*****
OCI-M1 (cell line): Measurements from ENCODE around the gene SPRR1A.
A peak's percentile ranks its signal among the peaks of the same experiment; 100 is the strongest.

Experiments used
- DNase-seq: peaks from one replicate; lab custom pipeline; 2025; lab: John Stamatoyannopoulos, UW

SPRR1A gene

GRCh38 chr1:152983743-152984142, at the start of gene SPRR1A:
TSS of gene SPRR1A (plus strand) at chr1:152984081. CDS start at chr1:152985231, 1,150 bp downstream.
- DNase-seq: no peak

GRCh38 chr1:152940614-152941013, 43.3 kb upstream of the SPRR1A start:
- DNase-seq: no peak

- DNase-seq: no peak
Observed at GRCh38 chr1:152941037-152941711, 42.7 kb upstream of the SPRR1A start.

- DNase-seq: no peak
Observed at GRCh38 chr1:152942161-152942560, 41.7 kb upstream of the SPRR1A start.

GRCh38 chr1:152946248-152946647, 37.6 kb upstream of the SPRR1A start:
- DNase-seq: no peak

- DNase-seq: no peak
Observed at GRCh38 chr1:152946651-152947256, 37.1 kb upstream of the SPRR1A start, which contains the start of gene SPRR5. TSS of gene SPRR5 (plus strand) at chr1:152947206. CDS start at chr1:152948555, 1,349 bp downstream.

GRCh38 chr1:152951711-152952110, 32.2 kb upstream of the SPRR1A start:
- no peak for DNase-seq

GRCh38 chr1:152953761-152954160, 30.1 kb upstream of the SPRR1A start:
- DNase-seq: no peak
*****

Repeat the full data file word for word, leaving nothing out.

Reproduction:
OCI-M1 (cell line): Measurements from ENCODE around the gene SPRR1A.
A peak's percentile ranks its signal among the peaks of the same experiment; 100 is the strongest.

Experiments used
- DNase-seq: peaks from one replicate; lab custom pipeline; 2025; lab: John Stamatoyannopoulos, UW

SPRR1A gene

GRCh38 chr1:152983743-152984142, at the start of gene SPRR1A:
TSS of gene SPRR1A (plus strand) at chr1:152984081. CDS start at chr1:152985231, 1,150 bp downstream.
- DNase-seq: no peak

GRCh38 chr1:152940614-152941013, 43.3 kb upstream of the SPRR1A start:
- DNase-seq: no peak

- DNase-seq: no peak
Observed at GRCh38 chr1:152941037-152941711, 42.7 kb upstream of the SPRR1A start.

- DNase-seq: no peak
Observed at GRCh38 chr1:152942161-152942560, 41.7 kb upstream of the SPRR1A start.

GRCh38 chr1:152946248-152946647, 37.6 kb upstream of the SPRR1A start:
- DNase-seq: no peak

- DNase-seq: no peak
Observed at GRCh38 chr1:152946651-152947256, 37.1 kb upstream of the SPRR1A start, which contains the start of gene SPRR5. TSS of gene SPRR5 (plus strand) at chr1:152947206. CDS start at chr1:152948555, 1,349 bp downstream.

GRCh38 chr1:152951711-152952110, 32.2 kb upstream of the SPRR1A start:
- no peak for DNase-seq

GRCh38 chr1:152953761-152954160, 30.1 kb upstream of the SPRR1A start:
- DNase-seq: no peak